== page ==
Decky Does a Bronco – Douglas Maxwell


The site-specific play was first performed at Brodie Park on July 28, 2000.

Original Cast:

Decky (9-year-old boy)          David Ireland
David (Adult)                          Keith Macpherson
Young Chrissy                      Andy Clark
Adult Chrissy 
                       Craig Smith
Young Barry  
                        Ross Sutherland
Adult Barry
                            Paul Cunningham
Young O’Neil
                        Jimmy Harrison
Adult O’Neil 
                          Muz Murray

Note:  All parts are played by adult males.

Director:  Ben Harrison
Sculptor/Set Designer:  Allan Ross
Costume Design:  Alice Bee
Lighting Design:  George Tarbuck
Composer:   Philip Pinsky
Stunt Coordinator:  Jonothan Campbell
Stage Manager:  Amy Shapcott

Publication:  Maxwell, Douglas. Decky Does a Bronco. Oberon Books, 2001. Drama Library PR6113. A85 D43 2001.

Setting:  A playground in the small town of Girvan, on the west coast of Scotland.

 Language:  Contemporary with lots of Scottish lingo


And we’d still be taking the mickey out of him. Just ’cause he’s—just ’cause he’s no here people are going to be all ‘Aw wee Decky was ace, man I was best pals with him’ but they werenae. I’m no even going to the funeral.

Genre/Style:  Serio-Comedic

Plot:   Adult David remembers the events of a summer when he was nine and he and his friends hung out at the playground broncoing swings and teasing Decky, the smallest of them who was never able to bronco.  David recounts the tragic event that shattered their innocent childhoods and haunts them even as adults.  The play was originally produced on a playground and toured to playgrounds around Scotland.




Representative Monologues:  Mono­logues con­tain the first few lines and the last few lines; please con­sult the pub­lished text for the mono­logue in its entirety.  Since David is the narrator in the play, he has a lot of monologues.

p.36-37:  David elucidates the dangers of satire, sarcasm, and irony. 


Ah, happy, peaceful days. I’m a pathological reminiscer. I was reminiscing about lost days of youth when I was still a child, really. We’d sometimes come up here and sit at the swings late at night after a community center teenage disco.  [Lines cut] I admit it, I enjoyed it. It was exciting. Things turned nasty when I needed to be sarcastic first thing in the morning. Then came irony. Before I knew it, I was lying alone in an empty warehouse on a stained mattress, mainlining satire. Just say no.

p.53-54:  David tells what happens when he and Chrissy went to Decky’s house the day Decky disappeared. Long monologue


I remember what happened next very clearly. We walked along with Barry till we got to my bit. Barry padlocked his bike to the inside of our fence and went in. Me and Chrissy walked on to Decky’s house, very, very slowly. [Lines cut] There was total silence in the living room, apart from Decky’s dad. He was sitting forward in his chair with his head in his hands. His hands were huge and battered from years of working outside. The tears were streaming between his fingers as if his entire face was made from water.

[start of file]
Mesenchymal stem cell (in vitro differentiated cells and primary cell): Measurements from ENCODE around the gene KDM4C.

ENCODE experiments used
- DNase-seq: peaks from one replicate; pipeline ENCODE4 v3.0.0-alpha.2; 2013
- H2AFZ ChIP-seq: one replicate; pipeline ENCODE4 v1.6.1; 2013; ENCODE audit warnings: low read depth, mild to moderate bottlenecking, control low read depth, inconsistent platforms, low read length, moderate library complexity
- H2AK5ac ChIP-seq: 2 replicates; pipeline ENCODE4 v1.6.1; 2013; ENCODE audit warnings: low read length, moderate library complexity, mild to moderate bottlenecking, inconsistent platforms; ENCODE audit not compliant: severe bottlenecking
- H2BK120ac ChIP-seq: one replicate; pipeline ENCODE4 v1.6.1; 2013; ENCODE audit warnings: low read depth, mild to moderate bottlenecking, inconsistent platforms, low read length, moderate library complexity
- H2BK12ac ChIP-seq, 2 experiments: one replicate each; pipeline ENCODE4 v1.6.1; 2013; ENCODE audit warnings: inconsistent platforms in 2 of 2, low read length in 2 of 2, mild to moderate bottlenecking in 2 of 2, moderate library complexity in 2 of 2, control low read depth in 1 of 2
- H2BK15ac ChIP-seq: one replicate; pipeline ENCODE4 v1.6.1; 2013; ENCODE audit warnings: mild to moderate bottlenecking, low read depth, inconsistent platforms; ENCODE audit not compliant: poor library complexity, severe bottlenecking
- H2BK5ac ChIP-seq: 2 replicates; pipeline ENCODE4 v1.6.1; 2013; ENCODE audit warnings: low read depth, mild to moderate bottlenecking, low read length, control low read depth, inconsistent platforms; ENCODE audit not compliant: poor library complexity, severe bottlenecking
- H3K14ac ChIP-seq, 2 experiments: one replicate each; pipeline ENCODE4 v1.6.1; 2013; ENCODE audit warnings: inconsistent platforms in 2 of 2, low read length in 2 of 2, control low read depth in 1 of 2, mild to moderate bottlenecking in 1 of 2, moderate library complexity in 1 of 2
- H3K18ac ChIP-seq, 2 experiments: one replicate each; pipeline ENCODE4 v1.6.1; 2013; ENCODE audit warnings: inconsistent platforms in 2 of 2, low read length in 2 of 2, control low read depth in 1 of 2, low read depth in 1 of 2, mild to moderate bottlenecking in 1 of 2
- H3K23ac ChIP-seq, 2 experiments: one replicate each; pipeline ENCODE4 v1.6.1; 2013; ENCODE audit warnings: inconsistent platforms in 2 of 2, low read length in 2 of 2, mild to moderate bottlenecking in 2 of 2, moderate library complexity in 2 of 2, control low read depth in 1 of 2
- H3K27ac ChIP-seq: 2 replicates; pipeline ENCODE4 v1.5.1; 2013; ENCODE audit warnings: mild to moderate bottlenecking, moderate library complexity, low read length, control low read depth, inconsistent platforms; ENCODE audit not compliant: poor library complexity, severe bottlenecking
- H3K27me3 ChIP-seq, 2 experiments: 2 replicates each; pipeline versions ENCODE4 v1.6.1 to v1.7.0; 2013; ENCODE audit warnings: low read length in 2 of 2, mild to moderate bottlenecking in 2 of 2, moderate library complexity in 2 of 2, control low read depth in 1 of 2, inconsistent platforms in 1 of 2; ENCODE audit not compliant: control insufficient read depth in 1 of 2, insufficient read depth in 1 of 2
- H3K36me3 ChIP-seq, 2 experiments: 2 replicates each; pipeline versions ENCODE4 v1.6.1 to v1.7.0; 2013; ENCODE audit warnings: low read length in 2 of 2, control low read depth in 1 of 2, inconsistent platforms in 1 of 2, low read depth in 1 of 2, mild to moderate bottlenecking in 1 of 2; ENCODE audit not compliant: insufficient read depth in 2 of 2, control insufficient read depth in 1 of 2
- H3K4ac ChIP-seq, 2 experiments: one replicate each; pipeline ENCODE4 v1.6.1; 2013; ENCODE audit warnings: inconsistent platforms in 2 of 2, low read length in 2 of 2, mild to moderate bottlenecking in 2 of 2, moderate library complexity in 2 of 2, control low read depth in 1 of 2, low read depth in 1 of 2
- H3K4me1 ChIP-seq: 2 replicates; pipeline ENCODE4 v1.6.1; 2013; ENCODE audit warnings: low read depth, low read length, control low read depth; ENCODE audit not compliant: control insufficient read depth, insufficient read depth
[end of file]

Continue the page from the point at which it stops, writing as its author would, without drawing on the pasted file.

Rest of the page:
p.62-63:  David explains what he does when he now sees a story on television about a child having been abducted.  Very long monologue.


You know when you watch the news and you see the daily child abduction story; the smiling school photo in the corner of the screen and the stern-faced newsreader, unable to believe that they are saying yet again the phrase ‘was last seen alive’; do you know when you see that, you always say ‘I can’t imagine what the parents are going through’, do you feel that you’re telling a lie?  [Lines cut] You see when the news comes on and I close my eyes, when everyone else is trying their hardest not to see the truth, I have a picture in my mind. It’s the most beautiful, free, child-like, fun, important thing in the world. Because it’s then, in that blink, in that instant…  Decky does a bronco.



Representative Scenes:  This play has a lot of characters and there are very few sections that involve just two people.

p. 55-57:  Barry and David talk about Decky’s death.  Starts with


What did my mum want?

and ends with


I’m waiting till I get back to Gran’s, till I cry. I wonder if she knows? She never even met Decky though. Think about it. Think about all the people who never met him, who he would have met, the things he would have done. He never even Broncoed a swing.




Select Bibliography of Reviews and Criticism:  (Note:  arti­cle title links are to the online ver­sions, mostly UW-only restricted unless des­ig­nated as open access.)

Clapp, S. (2000, Aug 13). Arts: EDINBURGH FESTIVAL:THEATRE: Child’s play for adults: When the emotions of a gang of boys are portrayed by adults, the results are disturbing. The Observer, pp. 8.

Halliburton, R. (2001, Jun 22). More than child’s play. Evening Standard, pp. 50.

Hickling, A. (2001, Jun 09). Reviews: Theatre: Swings and roundabouts in manchester: Decky does a bronco: Whitworth park, manchester (3/5 stars). The Guardian, pp. 1.25.

Kingston, J. (2001, Jun 25). Decky does a bronco. The Times, pp. 2, 24.

McMillan, J. (2010, Jul 08). Theatre reviews: Life’s swings and roundabouts. The Scotsman, pp. 36.

Spencer, C. (2001, Jun 25). A haunting look at the leap from innocence. The Daily Telegraph, pp. 15.